During the past two decades reports in the United States and Europe have been unanimous that the best treatment of angiomatosis retinae is diathermy coagulation of the classic "bee's nest" lesion and the vessels extending to it. If the angiomatous lesion is early in development, localized, and located peripherally, the prognosis for useful vision is good, though there is always the possibility of cerebellar involvement. In 1943 Cordes and Dickson reported favorable results with x-ray irradiation, but during the intervening years these authors have come to prefer diathermy coagulation. In 1943 Guyton used coagulation diathermy upon both eyes of a 13-year-old girl. The early lesion eye retained normal vision, and the late lesion eye was retained, though it did not regain vision. Eight years later the process extended into the cerebellum and the patient died.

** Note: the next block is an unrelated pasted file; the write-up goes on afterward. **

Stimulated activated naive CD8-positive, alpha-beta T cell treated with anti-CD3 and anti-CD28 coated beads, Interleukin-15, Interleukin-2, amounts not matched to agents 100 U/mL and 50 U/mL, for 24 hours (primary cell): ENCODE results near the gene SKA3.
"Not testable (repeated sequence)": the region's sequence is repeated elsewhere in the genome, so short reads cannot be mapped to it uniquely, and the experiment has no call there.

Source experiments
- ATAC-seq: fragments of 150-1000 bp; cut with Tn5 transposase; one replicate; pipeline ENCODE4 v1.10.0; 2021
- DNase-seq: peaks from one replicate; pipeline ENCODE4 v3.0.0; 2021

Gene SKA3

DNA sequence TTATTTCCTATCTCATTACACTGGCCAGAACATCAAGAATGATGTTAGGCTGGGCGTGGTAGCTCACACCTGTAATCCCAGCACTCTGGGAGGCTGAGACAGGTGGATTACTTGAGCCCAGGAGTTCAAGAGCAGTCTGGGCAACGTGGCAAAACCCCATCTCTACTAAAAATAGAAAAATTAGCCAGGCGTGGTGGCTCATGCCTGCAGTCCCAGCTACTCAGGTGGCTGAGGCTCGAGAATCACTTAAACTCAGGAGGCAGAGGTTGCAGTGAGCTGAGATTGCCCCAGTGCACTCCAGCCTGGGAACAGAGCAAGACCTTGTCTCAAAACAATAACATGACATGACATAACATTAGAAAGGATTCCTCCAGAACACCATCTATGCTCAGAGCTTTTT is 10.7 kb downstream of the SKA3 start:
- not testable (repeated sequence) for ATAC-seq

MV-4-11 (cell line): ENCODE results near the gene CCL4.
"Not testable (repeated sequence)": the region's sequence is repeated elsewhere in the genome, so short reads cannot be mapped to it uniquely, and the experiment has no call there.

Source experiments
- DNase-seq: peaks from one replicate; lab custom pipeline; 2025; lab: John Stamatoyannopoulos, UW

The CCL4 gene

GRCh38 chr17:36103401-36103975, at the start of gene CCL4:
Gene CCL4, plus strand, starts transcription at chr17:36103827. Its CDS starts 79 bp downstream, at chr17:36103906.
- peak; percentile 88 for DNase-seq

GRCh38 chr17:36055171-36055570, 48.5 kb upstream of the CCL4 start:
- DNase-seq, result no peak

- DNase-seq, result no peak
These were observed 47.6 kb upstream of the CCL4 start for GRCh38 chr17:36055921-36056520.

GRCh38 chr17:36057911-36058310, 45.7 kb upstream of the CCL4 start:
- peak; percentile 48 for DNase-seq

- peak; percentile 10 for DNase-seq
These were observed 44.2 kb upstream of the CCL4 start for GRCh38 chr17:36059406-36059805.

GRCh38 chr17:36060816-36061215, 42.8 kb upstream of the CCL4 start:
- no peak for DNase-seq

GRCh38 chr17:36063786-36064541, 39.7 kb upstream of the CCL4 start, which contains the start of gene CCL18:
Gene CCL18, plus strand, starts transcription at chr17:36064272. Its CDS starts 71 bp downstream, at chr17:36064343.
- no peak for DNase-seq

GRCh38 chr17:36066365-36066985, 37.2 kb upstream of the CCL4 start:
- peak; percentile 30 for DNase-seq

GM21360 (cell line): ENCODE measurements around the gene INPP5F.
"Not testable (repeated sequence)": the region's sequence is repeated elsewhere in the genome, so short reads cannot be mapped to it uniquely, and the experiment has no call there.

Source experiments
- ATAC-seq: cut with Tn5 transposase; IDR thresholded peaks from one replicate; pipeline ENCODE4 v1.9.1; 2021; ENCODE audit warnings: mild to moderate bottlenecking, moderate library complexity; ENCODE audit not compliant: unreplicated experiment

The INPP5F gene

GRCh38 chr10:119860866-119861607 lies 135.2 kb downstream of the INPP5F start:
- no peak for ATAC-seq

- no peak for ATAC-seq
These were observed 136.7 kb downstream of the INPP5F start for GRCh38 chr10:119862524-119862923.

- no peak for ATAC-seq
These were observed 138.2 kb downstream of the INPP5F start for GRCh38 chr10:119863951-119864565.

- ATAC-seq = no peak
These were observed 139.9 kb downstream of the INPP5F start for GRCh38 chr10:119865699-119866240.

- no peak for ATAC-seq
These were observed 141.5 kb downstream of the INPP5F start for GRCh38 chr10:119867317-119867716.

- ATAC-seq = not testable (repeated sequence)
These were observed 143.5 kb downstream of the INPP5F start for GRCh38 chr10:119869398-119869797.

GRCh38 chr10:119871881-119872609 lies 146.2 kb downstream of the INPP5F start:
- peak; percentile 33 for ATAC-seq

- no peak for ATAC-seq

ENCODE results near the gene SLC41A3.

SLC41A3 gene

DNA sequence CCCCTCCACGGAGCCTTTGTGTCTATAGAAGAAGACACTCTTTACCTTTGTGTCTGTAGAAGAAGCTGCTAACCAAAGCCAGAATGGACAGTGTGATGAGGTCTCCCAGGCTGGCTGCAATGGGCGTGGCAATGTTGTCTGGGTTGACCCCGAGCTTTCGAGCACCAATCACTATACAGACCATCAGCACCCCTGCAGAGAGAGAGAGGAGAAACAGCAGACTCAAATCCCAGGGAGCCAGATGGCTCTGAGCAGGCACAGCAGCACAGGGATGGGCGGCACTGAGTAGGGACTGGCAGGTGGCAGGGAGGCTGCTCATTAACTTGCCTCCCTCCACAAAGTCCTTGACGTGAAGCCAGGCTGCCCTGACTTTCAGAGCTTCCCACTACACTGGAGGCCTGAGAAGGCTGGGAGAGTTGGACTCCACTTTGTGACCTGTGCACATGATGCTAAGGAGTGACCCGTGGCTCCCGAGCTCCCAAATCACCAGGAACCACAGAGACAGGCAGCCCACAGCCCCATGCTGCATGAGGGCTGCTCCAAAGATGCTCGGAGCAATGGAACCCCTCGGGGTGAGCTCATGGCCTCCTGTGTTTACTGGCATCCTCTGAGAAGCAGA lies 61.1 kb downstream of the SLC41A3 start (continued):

In 1948 Lewis reported two patients whom he had treated with diathermy and had followed
CALLAHAN A. Angiomatosis Retinae: Report of a Case with Histologic Examination. AMA Arch Ophthalmol. 1956;56(1):16–18. doi:10.1001/archopht.1956.00930040018003
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